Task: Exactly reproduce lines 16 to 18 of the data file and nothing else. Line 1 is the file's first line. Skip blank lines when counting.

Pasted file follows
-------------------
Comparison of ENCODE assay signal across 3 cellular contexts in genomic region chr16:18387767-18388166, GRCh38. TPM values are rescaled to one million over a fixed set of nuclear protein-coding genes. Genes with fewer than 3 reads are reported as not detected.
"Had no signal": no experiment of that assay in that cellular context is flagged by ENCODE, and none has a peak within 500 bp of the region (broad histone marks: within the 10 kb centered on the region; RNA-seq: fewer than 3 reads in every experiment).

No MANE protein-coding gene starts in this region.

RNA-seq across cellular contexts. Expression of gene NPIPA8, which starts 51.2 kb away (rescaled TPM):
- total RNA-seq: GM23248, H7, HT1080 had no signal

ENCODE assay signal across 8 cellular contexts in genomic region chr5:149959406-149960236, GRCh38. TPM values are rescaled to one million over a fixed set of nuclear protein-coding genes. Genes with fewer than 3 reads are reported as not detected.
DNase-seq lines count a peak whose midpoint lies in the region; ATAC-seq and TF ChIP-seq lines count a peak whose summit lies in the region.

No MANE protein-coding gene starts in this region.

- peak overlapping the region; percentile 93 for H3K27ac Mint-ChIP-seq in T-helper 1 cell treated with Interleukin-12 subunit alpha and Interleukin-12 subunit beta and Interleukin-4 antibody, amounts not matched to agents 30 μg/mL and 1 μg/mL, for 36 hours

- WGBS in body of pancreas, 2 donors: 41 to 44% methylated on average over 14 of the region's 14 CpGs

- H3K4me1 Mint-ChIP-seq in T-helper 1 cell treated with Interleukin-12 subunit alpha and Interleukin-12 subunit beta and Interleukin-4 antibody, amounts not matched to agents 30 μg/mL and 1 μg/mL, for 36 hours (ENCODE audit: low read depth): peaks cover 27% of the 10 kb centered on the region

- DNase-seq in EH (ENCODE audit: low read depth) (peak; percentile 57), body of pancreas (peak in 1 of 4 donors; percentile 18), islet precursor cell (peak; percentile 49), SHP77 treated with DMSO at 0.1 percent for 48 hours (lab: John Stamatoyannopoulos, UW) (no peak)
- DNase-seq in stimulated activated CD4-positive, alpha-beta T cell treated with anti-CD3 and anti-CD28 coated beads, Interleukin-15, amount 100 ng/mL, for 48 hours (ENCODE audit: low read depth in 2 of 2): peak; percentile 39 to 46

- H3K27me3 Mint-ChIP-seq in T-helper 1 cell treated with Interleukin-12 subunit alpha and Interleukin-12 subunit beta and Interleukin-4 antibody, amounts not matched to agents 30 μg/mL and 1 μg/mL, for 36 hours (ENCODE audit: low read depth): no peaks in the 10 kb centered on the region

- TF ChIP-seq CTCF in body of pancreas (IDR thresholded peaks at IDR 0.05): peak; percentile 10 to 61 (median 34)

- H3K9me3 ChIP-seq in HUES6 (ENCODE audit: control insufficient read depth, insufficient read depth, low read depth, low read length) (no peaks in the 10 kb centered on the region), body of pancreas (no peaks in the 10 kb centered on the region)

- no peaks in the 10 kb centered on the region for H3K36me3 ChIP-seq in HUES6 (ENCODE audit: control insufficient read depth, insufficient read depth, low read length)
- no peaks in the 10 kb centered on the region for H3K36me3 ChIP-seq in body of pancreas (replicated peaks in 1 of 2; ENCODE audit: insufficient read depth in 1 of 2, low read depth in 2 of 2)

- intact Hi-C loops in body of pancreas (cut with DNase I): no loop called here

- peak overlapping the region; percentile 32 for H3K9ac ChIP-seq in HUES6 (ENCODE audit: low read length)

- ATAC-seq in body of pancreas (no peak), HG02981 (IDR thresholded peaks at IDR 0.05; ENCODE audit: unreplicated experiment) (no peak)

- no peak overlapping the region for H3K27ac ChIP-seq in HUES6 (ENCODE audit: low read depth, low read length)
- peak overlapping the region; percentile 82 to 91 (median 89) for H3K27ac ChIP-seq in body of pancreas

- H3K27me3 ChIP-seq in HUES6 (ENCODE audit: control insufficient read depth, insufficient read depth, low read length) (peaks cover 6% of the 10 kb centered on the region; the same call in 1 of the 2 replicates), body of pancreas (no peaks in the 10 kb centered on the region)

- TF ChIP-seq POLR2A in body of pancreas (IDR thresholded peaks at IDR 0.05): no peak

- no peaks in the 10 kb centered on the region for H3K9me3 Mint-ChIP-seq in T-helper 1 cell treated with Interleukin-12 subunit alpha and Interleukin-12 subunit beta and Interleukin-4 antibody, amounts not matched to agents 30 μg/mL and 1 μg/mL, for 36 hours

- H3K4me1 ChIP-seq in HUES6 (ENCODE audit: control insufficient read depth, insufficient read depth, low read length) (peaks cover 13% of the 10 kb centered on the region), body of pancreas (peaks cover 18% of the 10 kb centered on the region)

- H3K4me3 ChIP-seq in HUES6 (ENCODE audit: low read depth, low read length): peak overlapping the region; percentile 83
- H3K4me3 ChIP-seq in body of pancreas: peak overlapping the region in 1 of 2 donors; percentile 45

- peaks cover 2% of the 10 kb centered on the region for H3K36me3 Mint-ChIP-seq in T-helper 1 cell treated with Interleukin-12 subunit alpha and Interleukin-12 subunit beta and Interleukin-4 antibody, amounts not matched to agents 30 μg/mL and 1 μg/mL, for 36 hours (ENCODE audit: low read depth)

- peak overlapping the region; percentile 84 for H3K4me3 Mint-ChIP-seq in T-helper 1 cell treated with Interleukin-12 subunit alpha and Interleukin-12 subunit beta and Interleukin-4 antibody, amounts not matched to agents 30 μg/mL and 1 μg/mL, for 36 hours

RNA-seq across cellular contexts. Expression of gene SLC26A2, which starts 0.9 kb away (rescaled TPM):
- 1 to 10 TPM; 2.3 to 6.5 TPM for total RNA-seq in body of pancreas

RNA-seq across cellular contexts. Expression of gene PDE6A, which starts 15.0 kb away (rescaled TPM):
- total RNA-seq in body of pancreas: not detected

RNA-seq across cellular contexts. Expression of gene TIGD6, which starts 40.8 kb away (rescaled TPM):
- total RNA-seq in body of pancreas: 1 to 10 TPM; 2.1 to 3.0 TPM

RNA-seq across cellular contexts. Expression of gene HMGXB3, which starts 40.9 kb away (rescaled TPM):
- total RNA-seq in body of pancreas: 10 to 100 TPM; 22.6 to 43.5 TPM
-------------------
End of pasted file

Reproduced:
- H3K9me3 ChIP-seq in HUES6 (ENCODE audit: control insufficient read depth, insufficient read depth, low read depth, low read length) (no peaks in the 10 kb centered on the region), body of pancreas (no peaks in the 10 kb centered on the region)

- no peaks in the 10 kb centered on the region for H3K36me3 ChIP-seq in HUES6 (ENCODE audit: control insufficient read depth, insufficient read depth, low read length)
- no peaks in the 10 kb centered on the region for H3K36me3 ChIP-seq in body of pancreas (replicated peaks in 1 of 2; ENCODE audit: insufficient read depth in 1 of 2, low read depth in 2 of 2)